No salad bars but face masks galore. Welcome to college amid coronavirus
At Eastern Michigan University, officials wonder if they’ll be able to find enough hand sanitizer. Saginaw Valley State is figuring out how to source tens of thousands of face masks.
Both public universities announced Wednesday that they plan to bring students back to campus in September for at least some face-to-face classes, though school officials acknowledged that campus life will look much different during a pandemic.
In a letter to students, staff and faculty Wednesday, Eastern Michigan said it was “planning for University operations to be held in person on campus this fall including, wherever possible, classroom instruction, housing, dining, and similar activities.”
The 19,000-student campus in Ypsilanti is the first public university in hard-hit southeast Michigan to proclaim its intention to mostly return to in-person classes. Oakland University plans to take a hybrid approach to the fall semester, with the majority of classes taught online, and classes that include hands-on labs held on campus, but with fewer students in class at a time.
Wayne State University in Detroit and the state’s largest public schools, Michigan State University and the University of Michigan, have yet to announce their plans for the fall.
“We are steadfast in the belief that with the help of our great health professionals, we will have graduate and undergraduate classes in the fall,” EMU President James Smith told Bridge Wednesday. “We’re comfortable with the thinking that we have now, that we can do this and maximize safety.”
Saginaw Valley State University announced its similar intention to return to in-person classes in the fall at its 8,500-student campus north of Saginaw.
“We are absolutely committed to providing quality instruction to our students and doing all that we can to ensure the safety of our entire campus community,” Saginaw Valley President Donald Bachand said in a statement on the college’s website. “We believe our small class sizes, our caring faculty and staff, and our modern housing and academic facilities provide us with opportunities to make the adjustments necessary for our ‘new normal,’ which includes bringing students back to campus safely this fall.”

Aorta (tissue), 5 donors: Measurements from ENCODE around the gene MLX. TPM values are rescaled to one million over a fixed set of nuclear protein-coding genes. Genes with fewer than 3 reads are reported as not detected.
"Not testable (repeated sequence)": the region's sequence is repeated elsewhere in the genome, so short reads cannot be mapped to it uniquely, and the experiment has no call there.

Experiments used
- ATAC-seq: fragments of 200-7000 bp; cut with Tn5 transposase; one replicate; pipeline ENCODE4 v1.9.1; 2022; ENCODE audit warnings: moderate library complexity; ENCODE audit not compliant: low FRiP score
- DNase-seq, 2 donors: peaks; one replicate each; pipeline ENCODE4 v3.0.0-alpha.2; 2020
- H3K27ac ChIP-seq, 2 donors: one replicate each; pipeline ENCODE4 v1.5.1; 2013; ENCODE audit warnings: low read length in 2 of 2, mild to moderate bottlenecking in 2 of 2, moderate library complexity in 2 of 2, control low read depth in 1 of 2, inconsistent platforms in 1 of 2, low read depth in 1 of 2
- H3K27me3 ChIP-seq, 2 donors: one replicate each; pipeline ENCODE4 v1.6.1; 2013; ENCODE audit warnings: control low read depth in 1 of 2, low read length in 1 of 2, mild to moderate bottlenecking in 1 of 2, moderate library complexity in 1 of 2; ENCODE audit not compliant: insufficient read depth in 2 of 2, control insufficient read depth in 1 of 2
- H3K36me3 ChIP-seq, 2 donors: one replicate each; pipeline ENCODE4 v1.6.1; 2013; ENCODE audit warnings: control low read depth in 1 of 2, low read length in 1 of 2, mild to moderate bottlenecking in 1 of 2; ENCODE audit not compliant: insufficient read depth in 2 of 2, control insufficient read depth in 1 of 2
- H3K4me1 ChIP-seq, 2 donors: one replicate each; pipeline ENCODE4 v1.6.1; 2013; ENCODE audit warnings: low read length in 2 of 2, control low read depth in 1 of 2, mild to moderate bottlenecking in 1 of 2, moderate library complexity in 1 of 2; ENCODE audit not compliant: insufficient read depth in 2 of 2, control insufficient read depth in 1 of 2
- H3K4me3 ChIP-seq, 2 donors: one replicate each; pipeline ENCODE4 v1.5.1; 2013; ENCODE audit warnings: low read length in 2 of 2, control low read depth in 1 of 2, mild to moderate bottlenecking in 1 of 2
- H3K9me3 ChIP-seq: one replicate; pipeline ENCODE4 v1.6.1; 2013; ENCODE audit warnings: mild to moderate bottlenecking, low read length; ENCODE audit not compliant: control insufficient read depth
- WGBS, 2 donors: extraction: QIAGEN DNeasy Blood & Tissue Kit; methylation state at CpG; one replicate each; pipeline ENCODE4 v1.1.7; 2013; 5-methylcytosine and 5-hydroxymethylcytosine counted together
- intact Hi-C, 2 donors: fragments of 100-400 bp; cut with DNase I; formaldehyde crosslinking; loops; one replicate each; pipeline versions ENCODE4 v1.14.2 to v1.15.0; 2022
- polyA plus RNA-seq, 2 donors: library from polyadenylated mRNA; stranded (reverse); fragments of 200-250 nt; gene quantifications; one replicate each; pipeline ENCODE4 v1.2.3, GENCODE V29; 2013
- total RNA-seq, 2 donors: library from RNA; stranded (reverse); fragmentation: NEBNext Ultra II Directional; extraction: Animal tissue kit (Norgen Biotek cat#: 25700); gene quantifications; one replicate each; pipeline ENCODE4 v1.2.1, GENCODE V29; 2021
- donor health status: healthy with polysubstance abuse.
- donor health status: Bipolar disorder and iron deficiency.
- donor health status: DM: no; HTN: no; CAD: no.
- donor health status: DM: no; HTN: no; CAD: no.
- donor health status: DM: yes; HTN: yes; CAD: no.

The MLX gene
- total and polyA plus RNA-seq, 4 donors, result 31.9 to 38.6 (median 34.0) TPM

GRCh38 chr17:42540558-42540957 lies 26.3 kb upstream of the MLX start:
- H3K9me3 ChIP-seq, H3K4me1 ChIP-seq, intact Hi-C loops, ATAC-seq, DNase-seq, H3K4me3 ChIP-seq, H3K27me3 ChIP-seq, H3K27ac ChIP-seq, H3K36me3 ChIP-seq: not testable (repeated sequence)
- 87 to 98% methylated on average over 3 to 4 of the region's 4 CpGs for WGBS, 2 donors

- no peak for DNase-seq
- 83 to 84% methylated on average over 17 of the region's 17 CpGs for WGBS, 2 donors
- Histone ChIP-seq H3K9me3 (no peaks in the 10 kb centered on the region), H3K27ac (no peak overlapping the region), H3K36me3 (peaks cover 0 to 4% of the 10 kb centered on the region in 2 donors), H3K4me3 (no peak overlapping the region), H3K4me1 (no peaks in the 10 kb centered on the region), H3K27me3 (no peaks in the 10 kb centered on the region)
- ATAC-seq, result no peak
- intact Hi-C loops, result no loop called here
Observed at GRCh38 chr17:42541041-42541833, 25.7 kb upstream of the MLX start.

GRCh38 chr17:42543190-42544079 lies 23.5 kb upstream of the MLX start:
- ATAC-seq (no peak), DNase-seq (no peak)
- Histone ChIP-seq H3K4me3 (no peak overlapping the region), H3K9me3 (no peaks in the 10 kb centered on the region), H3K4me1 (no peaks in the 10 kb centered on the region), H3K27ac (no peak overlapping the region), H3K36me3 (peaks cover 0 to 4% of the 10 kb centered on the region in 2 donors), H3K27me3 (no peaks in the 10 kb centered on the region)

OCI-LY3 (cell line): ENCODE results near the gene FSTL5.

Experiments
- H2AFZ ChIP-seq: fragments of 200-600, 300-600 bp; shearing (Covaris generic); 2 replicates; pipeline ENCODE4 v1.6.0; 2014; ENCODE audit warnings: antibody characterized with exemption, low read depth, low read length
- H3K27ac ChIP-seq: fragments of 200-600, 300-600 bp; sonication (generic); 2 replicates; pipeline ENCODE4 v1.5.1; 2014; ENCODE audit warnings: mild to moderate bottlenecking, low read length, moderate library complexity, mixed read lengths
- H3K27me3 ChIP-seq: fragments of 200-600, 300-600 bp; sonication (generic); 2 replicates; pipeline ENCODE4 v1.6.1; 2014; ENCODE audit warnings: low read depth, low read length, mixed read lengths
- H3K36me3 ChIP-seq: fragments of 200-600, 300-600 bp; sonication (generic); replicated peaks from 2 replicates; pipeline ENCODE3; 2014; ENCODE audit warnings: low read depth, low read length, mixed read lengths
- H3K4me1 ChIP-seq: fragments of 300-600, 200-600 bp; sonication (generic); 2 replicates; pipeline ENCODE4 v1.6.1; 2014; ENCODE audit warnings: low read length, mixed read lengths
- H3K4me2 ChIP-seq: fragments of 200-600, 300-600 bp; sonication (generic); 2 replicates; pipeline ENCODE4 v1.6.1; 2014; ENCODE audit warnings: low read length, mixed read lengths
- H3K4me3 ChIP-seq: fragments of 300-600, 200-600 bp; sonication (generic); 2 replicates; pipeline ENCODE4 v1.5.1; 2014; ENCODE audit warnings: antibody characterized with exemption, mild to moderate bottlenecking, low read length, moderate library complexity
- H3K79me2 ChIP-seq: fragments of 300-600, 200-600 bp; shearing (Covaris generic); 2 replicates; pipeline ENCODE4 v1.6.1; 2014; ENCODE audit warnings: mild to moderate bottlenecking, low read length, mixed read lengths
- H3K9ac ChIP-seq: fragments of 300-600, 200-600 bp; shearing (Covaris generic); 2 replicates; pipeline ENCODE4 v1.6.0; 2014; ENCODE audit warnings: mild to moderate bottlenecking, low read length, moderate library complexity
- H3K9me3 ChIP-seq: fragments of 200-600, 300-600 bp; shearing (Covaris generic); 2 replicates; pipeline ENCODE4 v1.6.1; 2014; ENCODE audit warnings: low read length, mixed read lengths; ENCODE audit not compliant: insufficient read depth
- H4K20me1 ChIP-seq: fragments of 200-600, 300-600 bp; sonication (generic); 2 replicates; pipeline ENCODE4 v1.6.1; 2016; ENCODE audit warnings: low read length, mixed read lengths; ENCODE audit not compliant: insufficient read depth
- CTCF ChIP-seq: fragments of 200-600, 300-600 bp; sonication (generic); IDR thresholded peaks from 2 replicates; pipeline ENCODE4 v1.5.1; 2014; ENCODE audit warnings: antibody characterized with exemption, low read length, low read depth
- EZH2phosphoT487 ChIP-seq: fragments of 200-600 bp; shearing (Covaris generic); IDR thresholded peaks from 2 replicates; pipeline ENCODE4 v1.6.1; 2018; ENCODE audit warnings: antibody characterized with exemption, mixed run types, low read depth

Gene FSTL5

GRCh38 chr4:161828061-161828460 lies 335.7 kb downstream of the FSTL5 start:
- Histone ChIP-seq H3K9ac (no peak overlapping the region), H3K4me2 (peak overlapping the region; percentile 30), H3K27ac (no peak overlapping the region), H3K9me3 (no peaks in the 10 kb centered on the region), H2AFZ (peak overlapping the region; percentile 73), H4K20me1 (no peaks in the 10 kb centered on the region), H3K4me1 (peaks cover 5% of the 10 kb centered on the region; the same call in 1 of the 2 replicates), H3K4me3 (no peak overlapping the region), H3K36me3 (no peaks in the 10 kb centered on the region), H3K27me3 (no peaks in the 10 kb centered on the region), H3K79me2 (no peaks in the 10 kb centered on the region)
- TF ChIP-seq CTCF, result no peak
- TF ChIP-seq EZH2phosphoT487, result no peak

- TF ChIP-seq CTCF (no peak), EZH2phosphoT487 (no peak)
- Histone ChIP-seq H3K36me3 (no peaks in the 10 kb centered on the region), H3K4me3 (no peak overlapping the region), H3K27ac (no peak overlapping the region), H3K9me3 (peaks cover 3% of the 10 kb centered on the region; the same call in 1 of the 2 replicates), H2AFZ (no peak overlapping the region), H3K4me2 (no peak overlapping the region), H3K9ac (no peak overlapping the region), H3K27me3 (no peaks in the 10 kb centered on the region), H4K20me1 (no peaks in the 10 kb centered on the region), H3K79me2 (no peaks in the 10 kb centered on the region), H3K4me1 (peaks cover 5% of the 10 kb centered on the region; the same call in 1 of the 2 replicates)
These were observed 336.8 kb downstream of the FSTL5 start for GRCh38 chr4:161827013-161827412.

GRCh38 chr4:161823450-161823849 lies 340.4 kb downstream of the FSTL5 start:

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Michigan’s public universities, private colleges and community colleges closed in-person classes in March and switched to remote learning to slow the spread of COVID-19, which has so far killed more than 4,500 Michigan residents.
With a vaccine unlikely by September, universities are wrestling with how to continue education while also avoiding putting students, faculty and staff in danger.
Until recently, universities had said they planned to hold off on decisions about the fall semester until at least June. But nine of the state’s 15 public universities have now announced their plans in the last two weeks, including three in 24 hours Tuesday and Wednesday.
The reason, said EMU’s Smith, is pressure from students who want to know what their fall will look like. “We’re getting that question consistently from students,” Smith said. “If we are indeed going to do this (have students return to campus before a vaccine is developed for COVID-19), it will take us several months to get there.”
Among the state’s public universities that have announced fall plans, it’s clear that college during a pandemic is going to look vastly different from past years.
Among the changes students should expect: